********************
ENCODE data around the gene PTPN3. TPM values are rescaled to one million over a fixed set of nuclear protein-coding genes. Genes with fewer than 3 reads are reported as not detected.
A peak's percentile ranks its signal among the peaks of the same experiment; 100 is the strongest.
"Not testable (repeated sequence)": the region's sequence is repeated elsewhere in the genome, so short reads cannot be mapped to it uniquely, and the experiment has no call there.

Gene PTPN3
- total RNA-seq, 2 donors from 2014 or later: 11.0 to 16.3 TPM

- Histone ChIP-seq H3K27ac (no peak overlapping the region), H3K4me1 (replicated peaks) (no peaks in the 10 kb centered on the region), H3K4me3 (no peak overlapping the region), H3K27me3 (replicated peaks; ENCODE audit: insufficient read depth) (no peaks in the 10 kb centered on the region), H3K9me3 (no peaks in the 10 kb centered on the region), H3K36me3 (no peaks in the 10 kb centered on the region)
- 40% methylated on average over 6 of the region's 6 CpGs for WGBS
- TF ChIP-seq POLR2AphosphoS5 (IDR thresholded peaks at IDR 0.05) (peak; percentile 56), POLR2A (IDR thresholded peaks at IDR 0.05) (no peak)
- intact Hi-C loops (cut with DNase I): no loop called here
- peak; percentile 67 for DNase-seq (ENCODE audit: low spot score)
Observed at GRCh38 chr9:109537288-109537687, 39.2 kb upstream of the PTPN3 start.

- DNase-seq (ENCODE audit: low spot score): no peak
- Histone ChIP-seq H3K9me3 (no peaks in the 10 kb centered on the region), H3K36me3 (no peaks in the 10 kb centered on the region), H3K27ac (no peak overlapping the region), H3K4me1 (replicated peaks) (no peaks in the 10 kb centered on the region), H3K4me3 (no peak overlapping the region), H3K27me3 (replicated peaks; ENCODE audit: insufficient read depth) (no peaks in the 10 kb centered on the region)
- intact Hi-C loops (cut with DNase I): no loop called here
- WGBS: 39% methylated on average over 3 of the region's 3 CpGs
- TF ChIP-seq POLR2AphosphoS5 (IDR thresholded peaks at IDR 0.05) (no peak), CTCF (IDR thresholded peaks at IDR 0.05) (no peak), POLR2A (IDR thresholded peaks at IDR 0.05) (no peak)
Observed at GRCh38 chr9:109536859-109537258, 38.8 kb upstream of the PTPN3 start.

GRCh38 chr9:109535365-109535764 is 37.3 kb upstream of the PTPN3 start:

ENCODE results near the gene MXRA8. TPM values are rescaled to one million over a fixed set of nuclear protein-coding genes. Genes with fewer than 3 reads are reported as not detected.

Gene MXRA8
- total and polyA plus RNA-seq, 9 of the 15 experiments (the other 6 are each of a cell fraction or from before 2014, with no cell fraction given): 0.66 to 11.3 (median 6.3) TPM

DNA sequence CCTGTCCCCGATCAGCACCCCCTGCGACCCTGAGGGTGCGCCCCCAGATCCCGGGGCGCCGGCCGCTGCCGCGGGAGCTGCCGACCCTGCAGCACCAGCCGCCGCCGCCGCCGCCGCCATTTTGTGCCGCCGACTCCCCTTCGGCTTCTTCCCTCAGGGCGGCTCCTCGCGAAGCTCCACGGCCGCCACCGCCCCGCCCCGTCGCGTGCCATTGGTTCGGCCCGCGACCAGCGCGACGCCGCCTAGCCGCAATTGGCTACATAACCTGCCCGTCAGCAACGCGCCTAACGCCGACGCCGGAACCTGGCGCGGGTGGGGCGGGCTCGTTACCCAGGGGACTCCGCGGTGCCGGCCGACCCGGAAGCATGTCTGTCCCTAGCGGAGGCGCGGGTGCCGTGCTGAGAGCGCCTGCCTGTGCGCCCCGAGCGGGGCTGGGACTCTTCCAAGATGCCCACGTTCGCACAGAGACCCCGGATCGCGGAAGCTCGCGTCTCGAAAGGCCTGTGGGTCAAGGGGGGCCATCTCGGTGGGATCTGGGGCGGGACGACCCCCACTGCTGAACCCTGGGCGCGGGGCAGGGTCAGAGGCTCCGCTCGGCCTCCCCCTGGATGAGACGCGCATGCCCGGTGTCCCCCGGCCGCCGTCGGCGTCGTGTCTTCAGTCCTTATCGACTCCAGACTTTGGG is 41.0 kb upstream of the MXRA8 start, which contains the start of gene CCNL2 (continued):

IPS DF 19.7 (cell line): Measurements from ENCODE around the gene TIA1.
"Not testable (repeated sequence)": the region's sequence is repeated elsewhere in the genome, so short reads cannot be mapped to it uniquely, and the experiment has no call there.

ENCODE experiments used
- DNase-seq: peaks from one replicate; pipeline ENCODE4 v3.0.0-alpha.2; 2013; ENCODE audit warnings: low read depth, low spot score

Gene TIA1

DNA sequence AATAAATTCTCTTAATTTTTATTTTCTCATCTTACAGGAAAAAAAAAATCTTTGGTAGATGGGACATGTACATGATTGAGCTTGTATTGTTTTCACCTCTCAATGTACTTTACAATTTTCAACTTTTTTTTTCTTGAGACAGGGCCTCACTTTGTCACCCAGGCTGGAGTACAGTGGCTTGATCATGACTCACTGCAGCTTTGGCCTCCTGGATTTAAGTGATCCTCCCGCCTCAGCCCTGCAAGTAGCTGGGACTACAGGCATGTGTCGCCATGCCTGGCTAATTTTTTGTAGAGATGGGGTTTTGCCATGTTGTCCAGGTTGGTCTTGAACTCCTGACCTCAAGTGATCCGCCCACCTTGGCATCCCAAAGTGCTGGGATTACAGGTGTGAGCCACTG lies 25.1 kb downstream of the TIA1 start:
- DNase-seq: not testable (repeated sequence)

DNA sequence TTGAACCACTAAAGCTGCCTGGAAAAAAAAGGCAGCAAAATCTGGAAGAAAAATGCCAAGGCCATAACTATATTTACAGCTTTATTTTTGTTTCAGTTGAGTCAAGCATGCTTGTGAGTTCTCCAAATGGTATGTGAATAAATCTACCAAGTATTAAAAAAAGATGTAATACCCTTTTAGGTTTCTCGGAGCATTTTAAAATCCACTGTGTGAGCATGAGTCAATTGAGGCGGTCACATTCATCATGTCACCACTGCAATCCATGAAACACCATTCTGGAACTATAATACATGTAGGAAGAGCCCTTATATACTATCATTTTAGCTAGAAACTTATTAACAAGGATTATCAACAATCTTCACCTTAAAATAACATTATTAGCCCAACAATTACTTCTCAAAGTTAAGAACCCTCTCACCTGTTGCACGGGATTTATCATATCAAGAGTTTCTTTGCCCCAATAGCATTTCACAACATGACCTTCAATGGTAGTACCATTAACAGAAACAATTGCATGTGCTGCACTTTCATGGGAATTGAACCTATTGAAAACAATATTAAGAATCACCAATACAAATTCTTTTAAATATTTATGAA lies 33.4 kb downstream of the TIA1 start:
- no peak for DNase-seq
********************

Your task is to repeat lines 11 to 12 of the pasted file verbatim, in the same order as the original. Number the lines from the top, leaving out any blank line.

Observed at GRCh38 chr9:109537288-109537687, 39.2 kb upstream of the PTPN3 start.

- DNase-seq (ENCODE audit: low spot score): no peak